Sex trafficking happens in small cities too

Mike KnaakFeatured News, News, Sartell – St. Stephen, St. Joseph0 Comments

by Mike Knaak

editor@thenewsleaders.com

Area city officials heard an update on sex trafficking investigations and then they asked law enforcement leaders what else needs to be done to combat the problem.

Stearns County Attorney Janelle Kendall and Waite Park Police Chief Dave Bentrud spoke to mayors, city council members and city administrators during a St. Cloud Area Joint Cities meeting May 29 in Sartell.

“We want our elected leaders to understand what we are seeing,” Kendall said. “There’s a misperception that this only happens in big cities.”

Working with police officers in the Central Minnesota Human Trafficking Task Force, Kendall’s office has been prosecuting the traffickers as well as the buyers of sex.

“When you understand the connection between traffickers, gang history and violence, you’ll see why trafficking is a serious issue,” Bentrud said.

Kendall and Bentrud shared some details of the effort with officials: 15-20 traffickers have been prosecuted; 150 to 200 women are being sold for sex; trafficking is less risky than selling drugs – and brings in as much as $15,000 per month.

Kendall said Stearns is the only county prosecuting the buyers but “we can’t prosecute our way out of this. Beyond that we have to allow (the women) to get out of the life and educate the community so they don’t get into it,” Kendall said.

The recent arrest of a Waite Park massage parlor owner accused of trafficking and promoting prostitution prompted several questions from city leaders about ordinances.

Bentrud suggested tougher licensing standards for massage parlors but urged officials to adopt the laws across all jurisdictions. If one city passes a tougher ordinance, that will just push the problem to neighboring cities, he said.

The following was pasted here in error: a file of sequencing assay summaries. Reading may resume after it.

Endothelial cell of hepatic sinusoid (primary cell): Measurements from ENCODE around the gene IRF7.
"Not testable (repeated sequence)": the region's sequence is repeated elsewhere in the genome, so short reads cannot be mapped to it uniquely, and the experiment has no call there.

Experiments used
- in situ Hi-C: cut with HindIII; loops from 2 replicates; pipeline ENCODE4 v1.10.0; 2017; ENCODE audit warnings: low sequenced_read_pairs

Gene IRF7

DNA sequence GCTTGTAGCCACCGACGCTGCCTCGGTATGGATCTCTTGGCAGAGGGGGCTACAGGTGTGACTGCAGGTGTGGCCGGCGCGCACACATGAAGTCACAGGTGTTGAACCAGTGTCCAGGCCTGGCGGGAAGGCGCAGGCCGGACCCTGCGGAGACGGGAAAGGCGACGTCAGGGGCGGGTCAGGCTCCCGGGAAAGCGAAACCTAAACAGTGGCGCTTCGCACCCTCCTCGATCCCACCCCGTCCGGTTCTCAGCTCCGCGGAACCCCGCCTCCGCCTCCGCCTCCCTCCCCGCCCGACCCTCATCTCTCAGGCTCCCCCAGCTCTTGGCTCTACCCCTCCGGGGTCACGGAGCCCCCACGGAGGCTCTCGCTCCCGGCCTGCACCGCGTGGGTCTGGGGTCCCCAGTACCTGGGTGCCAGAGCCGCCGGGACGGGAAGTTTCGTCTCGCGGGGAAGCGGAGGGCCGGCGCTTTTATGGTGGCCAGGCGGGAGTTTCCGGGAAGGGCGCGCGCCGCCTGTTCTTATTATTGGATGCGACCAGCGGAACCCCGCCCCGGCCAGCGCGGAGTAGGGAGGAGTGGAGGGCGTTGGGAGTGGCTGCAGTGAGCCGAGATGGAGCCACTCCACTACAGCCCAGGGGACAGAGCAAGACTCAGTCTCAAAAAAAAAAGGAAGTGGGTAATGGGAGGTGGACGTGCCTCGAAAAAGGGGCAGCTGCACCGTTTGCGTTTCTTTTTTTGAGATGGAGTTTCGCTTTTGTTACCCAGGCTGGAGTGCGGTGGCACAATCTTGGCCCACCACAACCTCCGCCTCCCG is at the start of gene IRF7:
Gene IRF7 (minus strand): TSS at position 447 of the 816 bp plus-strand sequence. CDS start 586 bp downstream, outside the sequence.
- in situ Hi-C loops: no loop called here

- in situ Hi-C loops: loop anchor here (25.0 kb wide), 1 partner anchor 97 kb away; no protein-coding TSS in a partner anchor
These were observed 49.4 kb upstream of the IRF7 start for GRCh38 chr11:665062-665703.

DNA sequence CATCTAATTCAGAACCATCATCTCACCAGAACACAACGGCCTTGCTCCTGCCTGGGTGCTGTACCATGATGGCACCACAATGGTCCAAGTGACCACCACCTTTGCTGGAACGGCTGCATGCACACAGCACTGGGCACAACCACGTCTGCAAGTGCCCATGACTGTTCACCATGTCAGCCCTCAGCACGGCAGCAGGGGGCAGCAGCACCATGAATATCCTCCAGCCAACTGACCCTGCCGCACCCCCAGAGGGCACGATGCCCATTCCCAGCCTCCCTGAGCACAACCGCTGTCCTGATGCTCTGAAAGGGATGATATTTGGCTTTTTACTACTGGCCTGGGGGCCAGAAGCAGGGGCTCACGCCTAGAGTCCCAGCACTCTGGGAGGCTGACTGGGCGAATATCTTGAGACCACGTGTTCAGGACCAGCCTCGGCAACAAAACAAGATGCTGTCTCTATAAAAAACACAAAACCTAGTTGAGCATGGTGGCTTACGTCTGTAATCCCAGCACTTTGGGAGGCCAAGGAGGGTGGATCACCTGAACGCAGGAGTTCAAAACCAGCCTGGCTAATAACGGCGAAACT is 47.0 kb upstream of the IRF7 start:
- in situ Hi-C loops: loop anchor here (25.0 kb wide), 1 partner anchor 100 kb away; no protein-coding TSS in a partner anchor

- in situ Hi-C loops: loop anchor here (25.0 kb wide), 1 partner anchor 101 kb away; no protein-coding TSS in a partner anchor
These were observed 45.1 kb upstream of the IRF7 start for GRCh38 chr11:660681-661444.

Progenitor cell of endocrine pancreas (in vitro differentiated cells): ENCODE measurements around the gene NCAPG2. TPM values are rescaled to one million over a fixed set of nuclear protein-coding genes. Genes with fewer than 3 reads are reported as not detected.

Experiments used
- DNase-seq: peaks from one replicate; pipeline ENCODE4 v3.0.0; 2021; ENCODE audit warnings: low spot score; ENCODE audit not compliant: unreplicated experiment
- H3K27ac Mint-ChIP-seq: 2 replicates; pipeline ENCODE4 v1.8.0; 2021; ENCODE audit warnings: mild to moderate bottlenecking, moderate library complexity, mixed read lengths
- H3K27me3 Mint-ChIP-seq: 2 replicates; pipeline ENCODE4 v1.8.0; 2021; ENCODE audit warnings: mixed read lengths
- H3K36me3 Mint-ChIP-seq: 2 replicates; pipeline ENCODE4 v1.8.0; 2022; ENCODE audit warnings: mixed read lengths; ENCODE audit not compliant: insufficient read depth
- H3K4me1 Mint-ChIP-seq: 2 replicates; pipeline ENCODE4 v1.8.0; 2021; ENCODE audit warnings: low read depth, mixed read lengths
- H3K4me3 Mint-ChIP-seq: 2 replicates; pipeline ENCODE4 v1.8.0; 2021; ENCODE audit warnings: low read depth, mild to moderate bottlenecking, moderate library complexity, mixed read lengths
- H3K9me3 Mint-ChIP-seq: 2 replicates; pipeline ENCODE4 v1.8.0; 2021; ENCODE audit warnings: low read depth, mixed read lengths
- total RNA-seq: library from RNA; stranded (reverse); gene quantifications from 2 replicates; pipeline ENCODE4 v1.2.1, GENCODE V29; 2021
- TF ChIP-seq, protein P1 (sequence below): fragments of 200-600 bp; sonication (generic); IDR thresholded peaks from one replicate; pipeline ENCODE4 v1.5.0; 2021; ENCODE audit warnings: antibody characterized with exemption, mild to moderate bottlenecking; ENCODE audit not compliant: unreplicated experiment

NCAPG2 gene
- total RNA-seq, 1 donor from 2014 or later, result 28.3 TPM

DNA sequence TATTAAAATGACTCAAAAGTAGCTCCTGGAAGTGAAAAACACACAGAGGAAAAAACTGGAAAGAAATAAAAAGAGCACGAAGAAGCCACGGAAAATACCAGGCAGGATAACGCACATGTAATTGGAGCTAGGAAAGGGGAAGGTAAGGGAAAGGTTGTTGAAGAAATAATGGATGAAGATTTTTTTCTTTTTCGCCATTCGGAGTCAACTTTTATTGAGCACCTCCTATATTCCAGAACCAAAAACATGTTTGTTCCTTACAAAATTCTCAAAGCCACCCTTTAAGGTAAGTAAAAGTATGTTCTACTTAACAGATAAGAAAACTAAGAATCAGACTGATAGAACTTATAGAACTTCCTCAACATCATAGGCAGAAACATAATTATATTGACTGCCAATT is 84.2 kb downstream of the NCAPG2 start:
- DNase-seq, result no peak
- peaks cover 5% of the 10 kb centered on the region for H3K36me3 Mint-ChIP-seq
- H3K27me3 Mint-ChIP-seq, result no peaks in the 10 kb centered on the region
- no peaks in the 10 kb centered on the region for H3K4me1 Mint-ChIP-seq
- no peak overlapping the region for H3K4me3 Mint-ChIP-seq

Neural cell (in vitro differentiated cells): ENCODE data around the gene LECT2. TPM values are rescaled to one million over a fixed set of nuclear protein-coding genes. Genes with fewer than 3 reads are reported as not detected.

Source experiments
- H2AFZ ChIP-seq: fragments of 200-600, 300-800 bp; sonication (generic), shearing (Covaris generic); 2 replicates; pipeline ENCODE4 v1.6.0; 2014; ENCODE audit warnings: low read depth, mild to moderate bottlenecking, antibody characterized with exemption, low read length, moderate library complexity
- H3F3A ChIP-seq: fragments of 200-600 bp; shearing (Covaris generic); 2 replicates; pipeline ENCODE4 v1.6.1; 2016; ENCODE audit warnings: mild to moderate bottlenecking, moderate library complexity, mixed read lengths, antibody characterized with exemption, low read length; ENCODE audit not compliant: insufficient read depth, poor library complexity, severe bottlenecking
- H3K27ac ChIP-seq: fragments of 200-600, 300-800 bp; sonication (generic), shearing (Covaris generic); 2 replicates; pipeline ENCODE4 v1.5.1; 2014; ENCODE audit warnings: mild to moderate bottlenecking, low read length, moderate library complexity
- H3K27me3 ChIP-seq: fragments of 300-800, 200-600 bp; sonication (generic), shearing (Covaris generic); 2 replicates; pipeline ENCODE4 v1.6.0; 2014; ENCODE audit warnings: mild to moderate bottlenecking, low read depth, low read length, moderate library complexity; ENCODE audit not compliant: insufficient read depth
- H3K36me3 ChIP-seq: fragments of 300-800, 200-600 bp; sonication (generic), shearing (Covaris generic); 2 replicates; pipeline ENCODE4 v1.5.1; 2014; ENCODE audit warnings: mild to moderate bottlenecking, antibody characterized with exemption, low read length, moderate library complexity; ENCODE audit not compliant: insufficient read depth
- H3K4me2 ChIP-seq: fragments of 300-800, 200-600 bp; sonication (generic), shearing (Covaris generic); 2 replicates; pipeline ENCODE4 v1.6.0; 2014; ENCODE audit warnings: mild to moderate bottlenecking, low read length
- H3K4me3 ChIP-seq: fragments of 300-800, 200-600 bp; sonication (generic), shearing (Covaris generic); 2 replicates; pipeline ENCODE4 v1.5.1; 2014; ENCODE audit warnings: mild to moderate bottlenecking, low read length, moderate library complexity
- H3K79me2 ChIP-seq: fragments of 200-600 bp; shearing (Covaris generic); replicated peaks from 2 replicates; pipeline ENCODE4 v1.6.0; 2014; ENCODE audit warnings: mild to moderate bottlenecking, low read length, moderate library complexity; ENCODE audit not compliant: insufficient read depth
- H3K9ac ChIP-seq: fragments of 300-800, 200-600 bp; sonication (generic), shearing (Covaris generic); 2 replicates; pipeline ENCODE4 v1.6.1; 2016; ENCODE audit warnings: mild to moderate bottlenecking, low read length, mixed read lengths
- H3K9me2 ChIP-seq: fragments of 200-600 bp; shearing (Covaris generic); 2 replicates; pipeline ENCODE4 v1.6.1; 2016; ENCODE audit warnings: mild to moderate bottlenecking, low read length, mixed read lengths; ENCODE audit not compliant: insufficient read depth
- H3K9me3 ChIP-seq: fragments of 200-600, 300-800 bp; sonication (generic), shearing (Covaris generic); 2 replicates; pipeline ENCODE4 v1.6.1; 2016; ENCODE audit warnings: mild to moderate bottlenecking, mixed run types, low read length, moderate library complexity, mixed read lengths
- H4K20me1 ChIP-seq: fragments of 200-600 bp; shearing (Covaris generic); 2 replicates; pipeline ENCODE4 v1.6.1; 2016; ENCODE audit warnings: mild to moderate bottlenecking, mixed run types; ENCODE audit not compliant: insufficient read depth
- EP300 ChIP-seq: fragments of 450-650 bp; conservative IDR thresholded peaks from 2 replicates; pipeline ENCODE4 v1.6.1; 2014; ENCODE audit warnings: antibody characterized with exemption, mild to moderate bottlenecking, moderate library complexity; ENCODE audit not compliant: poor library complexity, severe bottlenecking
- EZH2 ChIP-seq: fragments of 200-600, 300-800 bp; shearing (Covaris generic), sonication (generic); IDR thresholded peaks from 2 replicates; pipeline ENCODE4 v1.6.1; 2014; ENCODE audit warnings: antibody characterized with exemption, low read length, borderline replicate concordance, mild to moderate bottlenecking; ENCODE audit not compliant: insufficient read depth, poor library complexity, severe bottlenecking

Kendall and Bentrud said they want to speak to schools to alert teachers, administrators and staff on how to recognize victims and buyers. They’d also like to reach students and they asked the elected officials to encourage school board members to let them in the schools.

“We need to be talking to our kids,” Bentrud said. “We have sex acts occurring in our area high schools for money. We need the support of the school boards to get this message out to kids.”

The task force received a $313,000, two-year state grant to pay for investigators and a data analyst, but long-term funding is a challenge, Bentrud said.

In addition to investigation and education, Bentrud said a transitional housing facility would help get victims out of “the life” and back into society by providing stable housing, workforce training and legal aid.

“Sustainability for our task force is our near-term challenge,” Bentrud said.

Kendall’s formal presentation included a video with victims telling their stories as well as police and prosecutors. She also shared materials that help people identify sex trafficking. The materials stress prevention and intervention.

Victims feel insecure and unappreciated and lack relationships, are runaways or homeless, have been abused – young people in search of belonging, Kendall said.

Buyers are typically white men between 35-60, most are married with children and middle-class jobs. Men arrange for the sex acts during the noon hour or on the way to or from work.

Kendall distributed detailed lists of “red flags” to help spot traffickers and suspicious actions.

“People are being bought and sold,”Kendall said. “If you see something say something. Dial 911.”

contributed photo
Dave Bentrud

 

contributed photo
Janelle Kendall

Author: Mike Knaak

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